Blooom fighting fraud in world of the 401(k)
If the idea of a hacker getting access to your bank account is scary, imagine learning that a cybercriminal has hacked into your 401(k) retirement savings plan, reports David Penn at Finovate (FinTech Futures’ sister company).
That’s the kind of anxiety US independent robo advisor Blooom is guarding against with the introduction of its new Suspicious Activity Alerts feature. The technology continuously monitors user’s 401(k), 403(b), and similar employer-sponsored retirements accounts for withdrawals or loans. If suspicious activity is detected, the solution sends the customer an alert by text message.
“The 401(k) is often a person’s single largest financial asset,” Blooom CEO and co-founder Chris Costello says. “Blooom is committed to safeguarding your right to retire. Whether it’s exposing and minimising hidden investment fees or identifying suspicious activity, Blooom serves one person: the individual.”
Founded in 2013, it is geared specifically for the employer-sponsored retirement market. Blooom provides free 401(k) analysis and charges a flat fee of $10 a month for basic 401(k) management and monitoring – including the Suspicious Activity Alerts feature. Additional 401(k)s can be added for $7.50 per month.
Blooom automatically rebalances and adjusts the investment allocation based on the user’s general investment preferences (i.e. stock vs. bond mix) and goals (i.e. time-until-retirement). The company also offers access to human financial professionals to provide planning advice beyond the 401(k).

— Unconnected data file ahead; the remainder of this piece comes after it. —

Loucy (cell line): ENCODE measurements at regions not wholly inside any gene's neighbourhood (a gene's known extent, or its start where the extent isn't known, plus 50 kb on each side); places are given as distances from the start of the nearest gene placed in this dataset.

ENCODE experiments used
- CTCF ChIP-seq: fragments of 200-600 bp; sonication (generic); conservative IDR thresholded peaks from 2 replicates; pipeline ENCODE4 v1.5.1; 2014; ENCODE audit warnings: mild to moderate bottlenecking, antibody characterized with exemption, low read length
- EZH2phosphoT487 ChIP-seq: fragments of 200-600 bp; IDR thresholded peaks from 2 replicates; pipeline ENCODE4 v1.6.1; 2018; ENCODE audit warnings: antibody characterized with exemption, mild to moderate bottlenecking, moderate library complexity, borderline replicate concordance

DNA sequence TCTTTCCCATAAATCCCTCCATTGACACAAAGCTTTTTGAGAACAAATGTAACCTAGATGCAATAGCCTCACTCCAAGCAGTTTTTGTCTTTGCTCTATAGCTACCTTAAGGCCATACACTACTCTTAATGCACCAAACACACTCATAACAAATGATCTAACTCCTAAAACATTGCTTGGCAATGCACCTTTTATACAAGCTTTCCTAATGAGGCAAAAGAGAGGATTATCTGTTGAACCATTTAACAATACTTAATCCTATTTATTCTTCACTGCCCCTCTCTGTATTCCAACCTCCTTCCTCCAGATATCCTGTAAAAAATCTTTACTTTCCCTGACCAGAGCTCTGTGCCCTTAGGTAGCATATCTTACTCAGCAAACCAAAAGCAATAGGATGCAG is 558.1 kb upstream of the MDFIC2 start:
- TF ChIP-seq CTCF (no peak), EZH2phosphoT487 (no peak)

Blooom’s approach seems to be working. The company announced last fall/autumn that it surpassed the $1 billion assets under management milestone, doing so faster than any other independent robo advisor including both Betterment and Wealthfront.
In a blog post discussing the milestone, Costello pointed to the application of readily available technology to the often-overlooked world of employer-sponsored retirement accounts as key to its growth and success.
“There has been ‘off-the-shelf’ technology that has existed for upwards of ten years that can automate things like the construction of a portfolio allocation, rebalancing a portfolio, and even tax-loss harvesting,” Costello says. “But nothing existed to perform this kind of automation when it comes to the 401(k) space – where accounts are spread out over dozens and dozens of different financial institutions. Until now.”
With more than $13 million in total funding, Blooom includes QED Investors, Industry Ventures, Commerce Ventures, Allianz Life Insurance, TTV Capital, and Nationwide Insurance among its investors. The company is based in Overland Park, Kansas.